Leaven's purpose becomes "cracking the cube's code", and they progress through the cubes. When they find themselves in a room with traps rooms all around and below, Quentin checks the door in the ceiling, through which falls a seventh person: Kazan. He appears to be mentally handicapped. At least two of the others see him as a burden, but Holloway decides to bring him along.

The group starts speculating about their surroundings, which leads to a conflict between Quentin and Holloway. Quentin dismisses Holloway's ideas as conspiracy theories, and Holloway thinks that Quentin is naïve. They also fight over Holloway's sympathy for Kazan, whom she believes to be autistic, as Quentin is angered by him and wants to leave him behind.

Quentin enters a cube without prime numbers and narrowly avoids death. Leaven's theory that non-prime-numbered rooms are safe is shown to be incorrect, and the group rests. Worth and Quentin get into a fight, and it is revealed that Worth is one of the architects who designed the massive cube-shaped shell which contains the cube-shaped rooms. Although the others begin to distrust Worth, he is able to give them information about the dimensions of the outer cube: it is 434 feet on each side. Leaven then realizes that the numbers between the cubes represent encoded Cartesian coordinates, which show where each room is located in the cube. With this information, she can now guess at the size of the maze. She paces 14 feet, and deduces that the maze could be at most, 26 cubes by 26 cubes by 26 cubes, or 17576 rooms. (Although not stated in the film, her calculations seem to be based on the correct assumption that the outer dimensions of the rooms are one and a half feet longer than their inner dimensions, so that each room measures 15.5 feet on an external side. One could calculate the external dimensions from the length of tunnels between rooms.) Using the encoded coordinates, she is able to determine that they are seven rooms from one face of the cube. (It is not shown how she knows which direction to travel, since the rooms apparently contain no information about their orientation with respect to the axis of the coordinate system.)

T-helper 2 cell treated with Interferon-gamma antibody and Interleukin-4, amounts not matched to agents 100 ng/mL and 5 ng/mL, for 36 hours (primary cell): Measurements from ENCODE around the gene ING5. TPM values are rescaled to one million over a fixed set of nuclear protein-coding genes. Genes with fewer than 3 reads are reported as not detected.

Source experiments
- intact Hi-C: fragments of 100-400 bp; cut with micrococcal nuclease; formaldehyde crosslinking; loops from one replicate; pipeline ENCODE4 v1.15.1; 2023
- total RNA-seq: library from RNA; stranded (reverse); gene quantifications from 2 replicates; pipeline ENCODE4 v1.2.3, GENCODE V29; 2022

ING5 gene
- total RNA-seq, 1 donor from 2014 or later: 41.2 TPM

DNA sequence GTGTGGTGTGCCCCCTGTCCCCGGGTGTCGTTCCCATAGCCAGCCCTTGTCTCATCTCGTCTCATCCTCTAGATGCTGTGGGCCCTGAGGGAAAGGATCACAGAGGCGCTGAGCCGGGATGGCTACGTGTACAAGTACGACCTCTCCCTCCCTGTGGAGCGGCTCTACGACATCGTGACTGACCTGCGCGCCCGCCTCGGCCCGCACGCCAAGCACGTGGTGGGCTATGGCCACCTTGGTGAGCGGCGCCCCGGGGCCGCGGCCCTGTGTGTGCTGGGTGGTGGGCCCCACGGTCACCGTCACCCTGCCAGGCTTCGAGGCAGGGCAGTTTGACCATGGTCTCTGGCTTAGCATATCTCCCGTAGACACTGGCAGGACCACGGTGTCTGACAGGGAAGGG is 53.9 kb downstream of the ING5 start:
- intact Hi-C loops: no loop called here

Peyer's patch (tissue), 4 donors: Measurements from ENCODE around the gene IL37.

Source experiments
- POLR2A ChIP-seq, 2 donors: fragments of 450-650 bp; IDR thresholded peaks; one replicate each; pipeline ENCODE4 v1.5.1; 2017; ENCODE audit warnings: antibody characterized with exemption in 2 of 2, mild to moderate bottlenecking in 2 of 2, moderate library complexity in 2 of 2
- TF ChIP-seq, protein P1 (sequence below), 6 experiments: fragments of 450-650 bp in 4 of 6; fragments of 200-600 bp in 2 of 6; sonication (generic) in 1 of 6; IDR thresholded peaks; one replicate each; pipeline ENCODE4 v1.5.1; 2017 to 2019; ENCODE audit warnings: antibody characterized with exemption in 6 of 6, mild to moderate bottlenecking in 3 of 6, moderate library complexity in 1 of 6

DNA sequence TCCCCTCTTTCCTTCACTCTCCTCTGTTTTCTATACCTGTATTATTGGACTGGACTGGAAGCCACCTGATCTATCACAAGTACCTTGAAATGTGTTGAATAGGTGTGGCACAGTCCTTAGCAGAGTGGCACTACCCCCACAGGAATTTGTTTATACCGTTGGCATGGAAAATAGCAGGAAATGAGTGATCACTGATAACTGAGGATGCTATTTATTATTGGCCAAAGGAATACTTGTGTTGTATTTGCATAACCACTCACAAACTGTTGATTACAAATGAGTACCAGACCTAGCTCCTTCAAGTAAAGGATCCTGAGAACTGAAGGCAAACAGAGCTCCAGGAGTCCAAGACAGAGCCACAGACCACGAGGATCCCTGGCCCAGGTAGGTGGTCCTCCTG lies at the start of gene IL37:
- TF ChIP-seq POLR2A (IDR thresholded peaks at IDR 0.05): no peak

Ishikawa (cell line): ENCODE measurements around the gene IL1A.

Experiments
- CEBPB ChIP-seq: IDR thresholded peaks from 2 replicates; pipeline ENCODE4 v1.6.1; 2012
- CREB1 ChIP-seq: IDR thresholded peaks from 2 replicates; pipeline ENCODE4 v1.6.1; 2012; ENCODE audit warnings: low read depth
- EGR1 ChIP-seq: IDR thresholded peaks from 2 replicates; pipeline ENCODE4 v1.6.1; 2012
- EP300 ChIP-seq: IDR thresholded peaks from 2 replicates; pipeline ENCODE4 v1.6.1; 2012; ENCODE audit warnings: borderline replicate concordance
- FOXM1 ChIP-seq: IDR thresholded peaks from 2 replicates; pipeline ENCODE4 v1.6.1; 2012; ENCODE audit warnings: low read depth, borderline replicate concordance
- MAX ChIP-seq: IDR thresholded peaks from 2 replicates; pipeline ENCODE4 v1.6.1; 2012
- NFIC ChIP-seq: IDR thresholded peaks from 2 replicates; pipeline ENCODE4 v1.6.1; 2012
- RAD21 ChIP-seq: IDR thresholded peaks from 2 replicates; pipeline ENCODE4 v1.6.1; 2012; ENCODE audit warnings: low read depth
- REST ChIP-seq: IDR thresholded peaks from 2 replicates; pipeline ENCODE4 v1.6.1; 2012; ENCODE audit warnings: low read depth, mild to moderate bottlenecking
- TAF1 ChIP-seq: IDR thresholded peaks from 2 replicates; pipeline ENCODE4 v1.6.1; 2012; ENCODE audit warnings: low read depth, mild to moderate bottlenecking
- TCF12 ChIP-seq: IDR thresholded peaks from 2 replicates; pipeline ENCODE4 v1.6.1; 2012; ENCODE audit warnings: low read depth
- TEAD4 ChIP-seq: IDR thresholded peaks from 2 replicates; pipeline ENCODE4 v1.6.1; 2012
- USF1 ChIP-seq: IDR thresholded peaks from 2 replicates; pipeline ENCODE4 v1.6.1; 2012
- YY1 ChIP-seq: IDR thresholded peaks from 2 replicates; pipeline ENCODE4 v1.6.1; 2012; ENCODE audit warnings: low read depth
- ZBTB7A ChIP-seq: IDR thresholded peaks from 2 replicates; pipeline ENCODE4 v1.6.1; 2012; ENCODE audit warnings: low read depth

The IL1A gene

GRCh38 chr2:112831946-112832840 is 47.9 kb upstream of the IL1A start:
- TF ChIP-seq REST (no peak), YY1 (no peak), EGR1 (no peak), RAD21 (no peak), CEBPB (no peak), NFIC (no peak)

As they make their way there, Quentin is gradually driven mad by his conflicts with Worth and Holloway, and his annoyance with Kazan. He becomes to seem cold and malicious. The group reaches a room near one face of the cube, but it is trapped with spears that come out of the walls when activated by sounds other than those of the doors opening and closing. Quentin refuses to backtrack, insisting that they can pass through this room if they are very quiet. He tries to leave Kazan behind, but Holloway and Worth get Kazan to cover his mouth and follow. As the last person, Quentin, is passing through, Kazan makes a sound. Quentin is nearly killed and is extremely angered. Everyone begins to argue.

The group finally reaches the last room in that direction, but discovers that there is a gap between the door and the outer shell. They fashion a rope from their clothes, and Holloway volunteers to swing out on the rope to investigate. As she is suspended outside the room, the cube shakes and Holloway nearly falls. Quentin catches her, but then lets her fall to her death. He tells the others that she slipped.